Oyster Reef Golf Club: Classic Hilton Head, classic Rees Jones

By Lisa Allen, Contributor

Oyster Reef Golf Club makes the best of its roots and parentage.

Oyster Reef golf course - Hilton Head
Upon opening in 1982, Oyster Reef Golf Club was dubbed one of the Top 25 new golf courses in America.
Oyster Reef golf course - Hilton HeadOyster Reef Golf Club - hole 16Oyster Reef Golf Club - hole 6Oyster Reef golf course in Hilton HeadOyster Reef Golf Club - hole 11Oyster Reef Golf Club

The location provides the trees, Rees Jones provides the bunkers.

Upon opening in 1982, Oyster Reef was dubbed one of the Top 25 new golf courses in America and continues to land on a variety of "best" lists.

"It's a Rees Jones. He put a premium on a lot of bunkers," said Tom Kern, general manager.

Jones didn't go for lateral bunkers but specific bunkers right where one might drift. Sometimes, he puts them across the fairway, other times around the green. On occasion, both.

"It's a classic, and it's very pleasing to the eye," said Diane Homan, a long-time member.

If grounds crews wanted to, they could turn up the heat by letting the gnarly bermuda rough grow past 1 1/2 inches, but, as Kern said, "We want people to have a good time."

The golf course is fraught with doglegs and splays out to 7,018 yards from the tips, 5,288 up front, with two middle tees in between.

Oyster Reef Golf Club's second hole is the alarm clock, jolting you out of complacency with a formidable approach to a green surrounded by bunkers. You're going to have to fly the ball there. If there's an easy way around, I didn't see it.

Several other holes rely on a few strategically placed trees, so pay attention. Others, like No. 7, demand that you place your shots exactly so.

"If your drive on the hole is in the right place, you'll par it," said Homan. "If you don't, who knows?"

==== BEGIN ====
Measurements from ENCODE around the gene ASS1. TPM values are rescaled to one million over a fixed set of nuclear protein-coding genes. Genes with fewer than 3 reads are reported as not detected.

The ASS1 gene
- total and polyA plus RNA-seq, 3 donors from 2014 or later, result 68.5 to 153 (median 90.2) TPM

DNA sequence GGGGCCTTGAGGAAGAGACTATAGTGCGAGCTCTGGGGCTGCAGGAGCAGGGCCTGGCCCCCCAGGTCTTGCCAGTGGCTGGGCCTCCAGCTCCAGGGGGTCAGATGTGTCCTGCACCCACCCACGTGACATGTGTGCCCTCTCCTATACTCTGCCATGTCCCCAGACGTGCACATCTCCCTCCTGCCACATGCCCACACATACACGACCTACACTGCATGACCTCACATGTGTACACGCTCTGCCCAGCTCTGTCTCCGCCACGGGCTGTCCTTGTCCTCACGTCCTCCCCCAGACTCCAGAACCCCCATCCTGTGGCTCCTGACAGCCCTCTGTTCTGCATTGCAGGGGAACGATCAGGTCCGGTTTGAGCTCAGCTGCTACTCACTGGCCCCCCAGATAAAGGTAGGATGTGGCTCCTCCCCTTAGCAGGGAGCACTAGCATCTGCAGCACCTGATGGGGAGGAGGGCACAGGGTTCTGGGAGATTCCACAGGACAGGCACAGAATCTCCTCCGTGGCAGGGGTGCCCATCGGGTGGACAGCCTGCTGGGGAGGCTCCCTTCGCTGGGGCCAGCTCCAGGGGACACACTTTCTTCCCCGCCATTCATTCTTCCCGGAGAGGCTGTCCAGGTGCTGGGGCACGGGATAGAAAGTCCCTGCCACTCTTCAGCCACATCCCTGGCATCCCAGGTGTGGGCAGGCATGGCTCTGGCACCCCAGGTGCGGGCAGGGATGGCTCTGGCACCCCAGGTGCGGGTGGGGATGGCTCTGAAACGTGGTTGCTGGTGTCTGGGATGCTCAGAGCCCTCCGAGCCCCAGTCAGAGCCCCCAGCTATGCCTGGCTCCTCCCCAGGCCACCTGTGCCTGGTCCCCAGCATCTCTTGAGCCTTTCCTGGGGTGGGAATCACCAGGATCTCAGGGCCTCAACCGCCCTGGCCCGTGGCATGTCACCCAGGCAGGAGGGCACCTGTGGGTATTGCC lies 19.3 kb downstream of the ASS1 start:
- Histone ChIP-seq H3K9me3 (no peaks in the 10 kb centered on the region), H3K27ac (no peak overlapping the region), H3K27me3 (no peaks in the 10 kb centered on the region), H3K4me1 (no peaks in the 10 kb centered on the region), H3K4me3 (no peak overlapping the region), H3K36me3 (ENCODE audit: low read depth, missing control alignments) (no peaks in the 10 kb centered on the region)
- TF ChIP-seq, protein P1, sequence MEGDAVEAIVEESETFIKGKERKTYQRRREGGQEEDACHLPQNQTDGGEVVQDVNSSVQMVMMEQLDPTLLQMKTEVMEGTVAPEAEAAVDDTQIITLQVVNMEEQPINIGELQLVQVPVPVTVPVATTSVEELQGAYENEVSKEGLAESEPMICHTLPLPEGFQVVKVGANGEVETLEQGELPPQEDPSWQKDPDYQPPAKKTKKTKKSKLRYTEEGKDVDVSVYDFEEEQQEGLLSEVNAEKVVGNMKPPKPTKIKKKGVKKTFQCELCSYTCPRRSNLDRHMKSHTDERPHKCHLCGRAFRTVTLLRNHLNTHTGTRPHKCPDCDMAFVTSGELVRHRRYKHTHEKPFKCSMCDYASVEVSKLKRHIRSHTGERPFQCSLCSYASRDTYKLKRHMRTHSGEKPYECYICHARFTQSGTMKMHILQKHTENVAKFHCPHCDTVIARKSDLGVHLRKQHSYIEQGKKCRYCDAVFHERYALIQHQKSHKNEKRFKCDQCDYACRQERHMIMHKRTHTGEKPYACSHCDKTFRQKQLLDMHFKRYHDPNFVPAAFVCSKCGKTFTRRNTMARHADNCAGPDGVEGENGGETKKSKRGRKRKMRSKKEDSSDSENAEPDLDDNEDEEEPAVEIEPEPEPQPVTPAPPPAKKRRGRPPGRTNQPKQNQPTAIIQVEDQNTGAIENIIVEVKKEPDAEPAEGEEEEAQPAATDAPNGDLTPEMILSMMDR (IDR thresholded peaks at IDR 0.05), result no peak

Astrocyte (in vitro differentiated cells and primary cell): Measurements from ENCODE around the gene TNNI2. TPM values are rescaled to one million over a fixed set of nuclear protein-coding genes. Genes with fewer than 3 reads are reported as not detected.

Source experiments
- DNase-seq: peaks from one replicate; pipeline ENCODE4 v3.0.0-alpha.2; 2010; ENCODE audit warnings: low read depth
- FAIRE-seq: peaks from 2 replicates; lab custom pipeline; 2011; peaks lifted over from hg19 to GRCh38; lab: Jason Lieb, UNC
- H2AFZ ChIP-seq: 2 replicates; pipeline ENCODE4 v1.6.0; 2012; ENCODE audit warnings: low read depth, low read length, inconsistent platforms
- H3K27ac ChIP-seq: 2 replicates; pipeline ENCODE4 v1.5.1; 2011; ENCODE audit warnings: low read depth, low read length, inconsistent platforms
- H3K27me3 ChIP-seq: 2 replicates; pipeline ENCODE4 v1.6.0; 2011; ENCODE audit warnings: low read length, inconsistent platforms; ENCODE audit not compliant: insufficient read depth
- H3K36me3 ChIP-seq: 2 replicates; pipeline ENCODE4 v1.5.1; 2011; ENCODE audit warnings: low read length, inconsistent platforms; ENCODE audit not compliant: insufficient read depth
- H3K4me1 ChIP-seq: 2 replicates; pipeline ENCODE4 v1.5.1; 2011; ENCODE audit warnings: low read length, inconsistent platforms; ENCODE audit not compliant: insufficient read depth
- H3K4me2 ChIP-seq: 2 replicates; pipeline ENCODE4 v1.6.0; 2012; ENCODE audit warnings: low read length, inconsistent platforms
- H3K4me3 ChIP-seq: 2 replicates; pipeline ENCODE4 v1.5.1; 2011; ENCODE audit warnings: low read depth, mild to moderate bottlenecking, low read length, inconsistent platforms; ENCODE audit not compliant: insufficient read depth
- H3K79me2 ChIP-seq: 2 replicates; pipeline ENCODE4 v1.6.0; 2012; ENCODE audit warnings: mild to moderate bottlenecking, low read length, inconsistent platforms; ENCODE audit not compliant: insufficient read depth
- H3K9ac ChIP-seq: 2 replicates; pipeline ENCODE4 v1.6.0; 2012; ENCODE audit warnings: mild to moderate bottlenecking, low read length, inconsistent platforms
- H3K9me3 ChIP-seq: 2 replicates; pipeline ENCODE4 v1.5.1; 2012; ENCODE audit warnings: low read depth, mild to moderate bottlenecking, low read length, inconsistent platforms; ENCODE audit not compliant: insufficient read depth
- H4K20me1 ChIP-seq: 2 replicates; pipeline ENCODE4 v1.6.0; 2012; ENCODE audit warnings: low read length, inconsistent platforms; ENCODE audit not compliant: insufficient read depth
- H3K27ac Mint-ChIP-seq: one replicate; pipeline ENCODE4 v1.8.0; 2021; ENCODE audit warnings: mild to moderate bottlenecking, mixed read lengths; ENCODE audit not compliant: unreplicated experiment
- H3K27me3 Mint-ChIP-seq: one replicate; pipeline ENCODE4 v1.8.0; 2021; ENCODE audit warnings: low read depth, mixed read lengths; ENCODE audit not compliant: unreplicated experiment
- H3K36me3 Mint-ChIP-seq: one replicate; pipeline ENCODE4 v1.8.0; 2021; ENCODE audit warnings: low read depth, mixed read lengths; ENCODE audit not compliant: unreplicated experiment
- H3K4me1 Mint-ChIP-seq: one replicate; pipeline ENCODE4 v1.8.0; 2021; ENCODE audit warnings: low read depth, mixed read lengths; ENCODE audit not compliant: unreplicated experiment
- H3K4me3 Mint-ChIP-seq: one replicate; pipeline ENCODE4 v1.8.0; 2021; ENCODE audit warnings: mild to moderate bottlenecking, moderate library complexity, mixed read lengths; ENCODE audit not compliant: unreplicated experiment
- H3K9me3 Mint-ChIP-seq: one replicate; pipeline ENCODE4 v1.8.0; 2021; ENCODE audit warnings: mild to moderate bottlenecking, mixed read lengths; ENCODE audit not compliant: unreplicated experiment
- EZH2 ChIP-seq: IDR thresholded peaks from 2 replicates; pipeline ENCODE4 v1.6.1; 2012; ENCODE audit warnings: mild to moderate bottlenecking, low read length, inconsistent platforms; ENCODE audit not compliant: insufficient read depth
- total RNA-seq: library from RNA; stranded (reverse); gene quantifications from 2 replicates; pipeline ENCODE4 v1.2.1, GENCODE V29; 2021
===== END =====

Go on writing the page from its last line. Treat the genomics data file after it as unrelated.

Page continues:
Trees dominate the right side of the hole its entire length, so if you don't clear the corner with your drive, it's going to be a quantity hole with strains of "Pinball Wizard" playing in your head.

The sixth hole, the signature hole, is a beautiful but wicked par 3 that backs up to Port Royal Sound. Distance is very difficult to gauge to start with, then factor in the wind. Plus, you have to land your ball on the elevated green because there are bunkers in front, to the left and down a drop-off, on the right. Here, it would be helpful to have more of a hint of pin placement, other than front, middle or back.

Oyster Reef Golf Club's 12th is a memorable hole because of the mess of bunkers one must shoot over on the second shot of the par 5, in addition to the quadruple bunkers at the green, again requiring an air ball to the green. It's a tough hole.

There are natural distractions on 14 and 15 in the form of a bird sanctuary the entire right side. To make life more interesting, the fairway on 14 slopes long and right, bringing you up close and personal to an avian habitat. You'll see birdies, you won't make them.

Oyster Reef Golf Club: The verdict

Once you're in the home stretch, dig in. No. 16 is a par 3 over water, then 17 and 18 are long par 4s in the 400-yard range. It's an endurance test that will make that drink at the 19th hole oh so much sweeter.

"We have three of the best finishing holes on the island," Kern said. Certainly the longest.

Oyster Reef is a thinking man's golf course with plenty of challenges at any length. It's a well-executed course with trouble in all the right (and left) spots.

On this course, you'll know exactly what a Hilton Head golf course should be, and you'll see the deft hand of Rees Jones while you're at it.

As Hamon said, "I never get tired of playing this course." You won't either.

Lisa AllenLisa Allen, Contributor

Lisa Allen is a golf, travel and business writer based in Beaufort, S.C. She has edited newspapers, magazines and books in Michigan, Indiana and South Carolina. Follow her on Twitter @LAllenSC.

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